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Political Scene

Inside Baseball Rules Congress
Emily Lehr Wallace

Every two years following an election, re-elected and newly elected members come to Washington, D.C., and convene a new Congress. The 109th Congress convened on Monday, Jan. 3, when members swore an oath to uphold the Constitution. The atmosphere is akin to the first day of school because husbands, wives, children and parents are on hand to see the members sworn in. Everyone has on their best suit, is donning a new camera-ready haircut and is giddy with anticipation of what the next two years will hold. Once the receptions are over, last interviews given, and families return home, it’s time to get to work — almost.

When many Americans think of Congress at work, they likely conjure up an image of senators and representatives debating a bill on the floor of the Senate or House. Contrary to that notion, much of the actual work that Congress does takes place in committees. When legislation is introduced, it goes to a committee for consideration, where a small group studies the bill, perhaps holds a hearing examining its benefits and drawbacks, and proposes amendments that may (or may not) enhance the purpose of the bill. Only a small number of bills advance out of committee and onto the floor for consideration by the full House or Senate. Thus, the committees are key in shaping any bills that eventually become law, and understanding the committee structure can give scientists power in promoting their interests.

Understanding the committee structure can give scientists power in promoting their interests.

At the beginning of each two-year term, Congress sets rules as to how committees will operate, and these rules impact each piece of legislation that Congress examines. The rules also set the tone for each committee by specifying its jurisdiction. While the jurisdiction of committees is tinkered with a bit every two years, meaningful restructuring of committees rarely happens. In fact, it has occurred only three times in the modern Congress — the mid-1940s, mid-1970s and mid-1990s. Moreover, the changes actually enacted were much less extensive than those sought by reformers. The reason is that committee jurisdictions are regarded as “turf,” and reapportioning that turf can ignite a war.

Such a turf war happened with the newly created Department of Homeland Security (DHS). It was created in late 2002 by assembling 22 disparate federal agencies with more than 170,000 employees into a single cabinet-level department. For Congress to oversee this agency, though, any future legislation or oversight hearings would have to go through any combination of the 88 committees and subcommittees with formal jurisdiction over at least one function of the new department. Faced with that organizational challenge two years ago, Congress decided not to raise the ire of the 88 committees and their chairmen. Instead, they punted and resorted to the same ad hoc committee arrangement they used to formulate the bill establishing DHS.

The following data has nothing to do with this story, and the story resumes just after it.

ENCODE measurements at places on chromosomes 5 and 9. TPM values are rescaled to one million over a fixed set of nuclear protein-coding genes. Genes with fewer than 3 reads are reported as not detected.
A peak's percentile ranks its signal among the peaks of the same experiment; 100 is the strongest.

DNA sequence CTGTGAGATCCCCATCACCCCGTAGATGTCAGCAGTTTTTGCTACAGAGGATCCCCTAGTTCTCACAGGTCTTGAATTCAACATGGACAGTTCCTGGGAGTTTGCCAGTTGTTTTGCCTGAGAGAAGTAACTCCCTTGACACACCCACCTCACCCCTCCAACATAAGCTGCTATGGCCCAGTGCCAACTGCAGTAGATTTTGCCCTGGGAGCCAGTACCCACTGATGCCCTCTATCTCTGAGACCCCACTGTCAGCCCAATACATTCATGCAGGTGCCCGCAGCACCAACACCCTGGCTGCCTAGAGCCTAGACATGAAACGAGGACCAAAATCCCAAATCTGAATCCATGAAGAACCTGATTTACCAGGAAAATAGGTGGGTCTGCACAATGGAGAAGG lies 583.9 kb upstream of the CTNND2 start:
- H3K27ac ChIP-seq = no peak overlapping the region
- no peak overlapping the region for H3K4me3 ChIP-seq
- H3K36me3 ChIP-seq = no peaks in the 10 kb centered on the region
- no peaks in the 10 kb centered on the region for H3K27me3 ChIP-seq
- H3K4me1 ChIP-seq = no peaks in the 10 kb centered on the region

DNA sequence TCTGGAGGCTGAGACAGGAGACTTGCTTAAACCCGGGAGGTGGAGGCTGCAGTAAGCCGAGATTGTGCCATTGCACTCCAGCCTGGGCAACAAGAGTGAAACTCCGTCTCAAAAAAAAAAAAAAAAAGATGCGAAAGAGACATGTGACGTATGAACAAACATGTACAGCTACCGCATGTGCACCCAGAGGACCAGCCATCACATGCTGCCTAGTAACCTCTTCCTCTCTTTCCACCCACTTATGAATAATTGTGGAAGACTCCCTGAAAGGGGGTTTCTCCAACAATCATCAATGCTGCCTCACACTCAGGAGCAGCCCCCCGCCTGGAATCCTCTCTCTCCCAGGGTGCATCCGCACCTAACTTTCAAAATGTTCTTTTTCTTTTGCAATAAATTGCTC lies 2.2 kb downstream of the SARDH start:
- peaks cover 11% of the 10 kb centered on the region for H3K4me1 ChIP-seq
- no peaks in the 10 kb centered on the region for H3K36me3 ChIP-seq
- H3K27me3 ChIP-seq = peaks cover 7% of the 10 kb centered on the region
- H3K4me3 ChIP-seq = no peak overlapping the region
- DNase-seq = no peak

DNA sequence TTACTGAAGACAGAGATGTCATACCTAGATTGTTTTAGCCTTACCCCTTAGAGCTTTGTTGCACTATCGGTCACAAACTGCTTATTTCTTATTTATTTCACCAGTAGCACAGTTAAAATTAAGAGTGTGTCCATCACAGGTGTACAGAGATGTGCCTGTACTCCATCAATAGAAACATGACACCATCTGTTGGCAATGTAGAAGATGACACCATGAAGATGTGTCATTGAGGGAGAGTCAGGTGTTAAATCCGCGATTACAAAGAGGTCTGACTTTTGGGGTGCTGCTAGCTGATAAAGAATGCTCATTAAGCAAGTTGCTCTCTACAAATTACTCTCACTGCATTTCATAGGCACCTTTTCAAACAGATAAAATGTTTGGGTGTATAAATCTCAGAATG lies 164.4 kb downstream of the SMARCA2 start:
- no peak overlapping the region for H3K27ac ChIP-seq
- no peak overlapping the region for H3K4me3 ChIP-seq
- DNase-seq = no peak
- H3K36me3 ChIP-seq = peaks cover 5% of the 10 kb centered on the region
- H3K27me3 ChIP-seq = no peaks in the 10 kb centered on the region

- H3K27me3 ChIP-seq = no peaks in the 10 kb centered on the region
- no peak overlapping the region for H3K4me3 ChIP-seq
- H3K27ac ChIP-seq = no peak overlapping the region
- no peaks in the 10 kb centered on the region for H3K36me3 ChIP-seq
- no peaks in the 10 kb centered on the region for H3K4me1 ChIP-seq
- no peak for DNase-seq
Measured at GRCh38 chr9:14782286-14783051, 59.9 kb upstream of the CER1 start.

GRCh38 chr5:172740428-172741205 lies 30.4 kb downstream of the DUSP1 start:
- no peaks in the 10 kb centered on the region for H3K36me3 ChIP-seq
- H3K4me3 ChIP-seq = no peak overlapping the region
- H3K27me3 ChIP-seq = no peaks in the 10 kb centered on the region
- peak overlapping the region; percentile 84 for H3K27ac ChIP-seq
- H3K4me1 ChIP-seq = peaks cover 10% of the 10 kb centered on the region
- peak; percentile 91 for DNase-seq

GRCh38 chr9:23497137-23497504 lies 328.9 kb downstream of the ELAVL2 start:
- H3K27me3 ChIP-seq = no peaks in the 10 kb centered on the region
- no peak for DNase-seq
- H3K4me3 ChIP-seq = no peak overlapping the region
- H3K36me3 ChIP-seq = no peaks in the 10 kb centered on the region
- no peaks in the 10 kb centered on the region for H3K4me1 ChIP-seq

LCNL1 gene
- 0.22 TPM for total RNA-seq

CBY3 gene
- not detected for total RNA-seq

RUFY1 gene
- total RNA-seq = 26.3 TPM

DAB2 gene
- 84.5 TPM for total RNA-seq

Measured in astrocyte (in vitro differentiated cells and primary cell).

While this arrangement worked for the past two years, outside pressure from the 9/11 Commission and the resulting legislation that overhauled the U.S. intelligence community forced Congress to establish a new standing committee this year, thus wresting away turf from those other committees. This means that any proposed legislation regarding DHS will only go through that committee.

Once committee jurisdiction is spelled out in the rules, House and Senate leadership must choose chairmen for these committees. This process is complicated and is often referred to as “inside baseball” because little is known about it in outside circles, and few outsiders can influence the process. Both Republicans and Democrats have a steering committee that identifies and interviews potential chairs before nominating them to the post. Once chairs are chosen, they designate the subcommittee chairmen and work with the leadership to determine committee (and subcommittee) membership.

Rep. Richard Pombo (R-Calif.), chairman of the House Resources Committee, did this in late January and named Rep. Jim Gibbons (R-Nev.) as the new chairman of the Subcommittee on Energy and Minerals. Gibbons is the only geologist in Congress and will now oversee every bill regarding the U.S. Geological Survey, mining interests, geothermal resources, the conservation of America’s uranium supply, the conservation and development of oil resources on the Outer Continental Shelf, and mineral resources on public lands, among other issues.

Pombo also named second-term Rep. David Nunes (R-Calif.) as the new chairman of the Subcommittee on National Parks. Freshman representatives are fortunate to get committee assignments that are either germane to them (for example, a spot on the Financial Services Committee if you were a stockbroker before coming to Congress) or their district (for example, serving on the Armed Services Committee if there are military bases in your district), let alone to get a chairmanship. Although Nunes’ chairmanship is not related to his expertise or district, it is unusual that he received chairmanship as a sophomore representative. The appointment demonstrates real commitment by the majority to see him succeed.

Both of these chairmanships, among a host of others, are notable because they present an opportunity for the geoscience community to engage these members, offer to serve as a resource and offer to answer questions from their staff. We have the chance to make these members true believers that quality science informs good public policy. Knowing the ins and outs of committee jurisdictions and chairmanships is knowledge that comes in handy when you want your voice to be heard. It helps to ensure that the right people are hearing you.

Wallace is with the Government Affairs Program at the American Geological Institute. Email:

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